We do not know who these people are. They had their portraits taken sometime during the 1870s or 1880s. The older people might have been slaves; perhaps the younger ones were descendants of slaves.
The documents and images in this exhibit come from the collections of the Archives of Ontario and from other heritage organizations as noted.Spelling, grammar, and punctuation are shown as written in the original documents.
March 14, 1793
Queenston, at the American border William Vrooman , a Canadian slave owner, takes a woman slave by force across the river and sells her to an American buyer. Chloe Cooley does not go quietly. It takes three men to tie her up and throw her in a boat. Once on the American side she screams and resists again. They bind her once more and hand her over to a new owner.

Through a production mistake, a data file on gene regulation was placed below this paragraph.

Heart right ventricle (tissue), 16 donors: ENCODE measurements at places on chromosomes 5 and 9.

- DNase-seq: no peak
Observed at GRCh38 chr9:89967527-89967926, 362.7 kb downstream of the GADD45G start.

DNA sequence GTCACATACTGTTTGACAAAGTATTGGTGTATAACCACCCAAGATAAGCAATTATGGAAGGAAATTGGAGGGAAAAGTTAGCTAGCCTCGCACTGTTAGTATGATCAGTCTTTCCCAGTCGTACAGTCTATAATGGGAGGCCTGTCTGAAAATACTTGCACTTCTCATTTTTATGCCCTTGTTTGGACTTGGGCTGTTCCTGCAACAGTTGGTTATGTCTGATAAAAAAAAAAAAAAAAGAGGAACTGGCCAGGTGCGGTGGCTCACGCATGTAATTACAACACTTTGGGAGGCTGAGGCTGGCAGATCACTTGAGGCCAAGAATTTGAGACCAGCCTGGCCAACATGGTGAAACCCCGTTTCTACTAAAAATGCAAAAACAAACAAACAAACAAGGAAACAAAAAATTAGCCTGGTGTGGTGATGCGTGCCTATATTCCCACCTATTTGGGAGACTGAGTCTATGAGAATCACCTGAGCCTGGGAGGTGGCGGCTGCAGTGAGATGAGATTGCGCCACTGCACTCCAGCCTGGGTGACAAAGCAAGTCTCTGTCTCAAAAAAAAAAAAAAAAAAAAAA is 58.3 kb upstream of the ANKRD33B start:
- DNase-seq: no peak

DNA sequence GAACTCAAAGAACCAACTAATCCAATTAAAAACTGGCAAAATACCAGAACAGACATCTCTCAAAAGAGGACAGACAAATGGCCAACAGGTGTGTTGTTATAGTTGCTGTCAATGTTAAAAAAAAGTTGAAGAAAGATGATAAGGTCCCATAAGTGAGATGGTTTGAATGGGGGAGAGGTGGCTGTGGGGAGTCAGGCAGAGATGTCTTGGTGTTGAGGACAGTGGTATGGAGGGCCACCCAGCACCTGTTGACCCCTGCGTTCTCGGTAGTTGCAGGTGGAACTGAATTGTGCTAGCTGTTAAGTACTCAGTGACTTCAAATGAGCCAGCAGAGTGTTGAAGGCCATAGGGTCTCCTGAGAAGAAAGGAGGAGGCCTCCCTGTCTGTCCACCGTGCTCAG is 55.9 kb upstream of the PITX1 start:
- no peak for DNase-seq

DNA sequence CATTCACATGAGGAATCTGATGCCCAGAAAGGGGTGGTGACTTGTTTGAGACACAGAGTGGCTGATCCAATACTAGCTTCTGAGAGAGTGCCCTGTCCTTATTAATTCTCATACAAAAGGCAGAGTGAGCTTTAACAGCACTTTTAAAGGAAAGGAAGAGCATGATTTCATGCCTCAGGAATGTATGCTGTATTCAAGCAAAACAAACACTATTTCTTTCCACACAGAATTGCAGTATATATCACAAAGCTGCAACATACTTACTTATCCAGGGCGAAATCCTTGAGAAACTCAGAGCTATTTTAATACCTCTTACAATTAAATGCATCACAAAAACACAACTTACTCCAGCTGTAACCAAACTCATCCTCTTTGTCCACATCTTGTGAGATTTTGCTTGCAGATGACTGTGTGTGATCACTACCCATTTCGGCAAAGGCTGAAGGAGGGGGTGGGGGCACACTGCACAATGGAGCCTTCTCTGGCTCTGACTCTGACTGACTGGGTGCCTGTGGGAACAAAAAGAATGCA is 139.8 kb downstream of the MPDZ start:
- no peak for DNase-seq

Chloe Cooley has no rights. She is property that can be bought and sold, or bequeathed in her owner’s will. Most of eighteenth century society condones slavery as a normal condition and an economic necessity; few people are willing to assist slaves to escape their servitude.
Thumb screws, [ca. 1840-1850]
Uncle Tom's Historic site © Ontario Heritage Trust
Peter Martin, a free Black, brought the witness William Grisley to make an official report about this incident to John Graves Simcoe, the Lieutenant-Governor of Upper Canada. They recounted the story at the Executive Council meeting on March 21, 1793.
Simcoe, a supporter of the movement to abolish slavery even before coming to Upper Canada, used the Chloe Cooley incident as a catalyst for enacting legislation against slavery.
Many Canadians do not know that slavery existed here. The Chloe Cooley incident is one of many documented accounts about slaves and their owners in Upper Canada. In this exhibit you will see for yourself how slavery affected both slaves and their owners.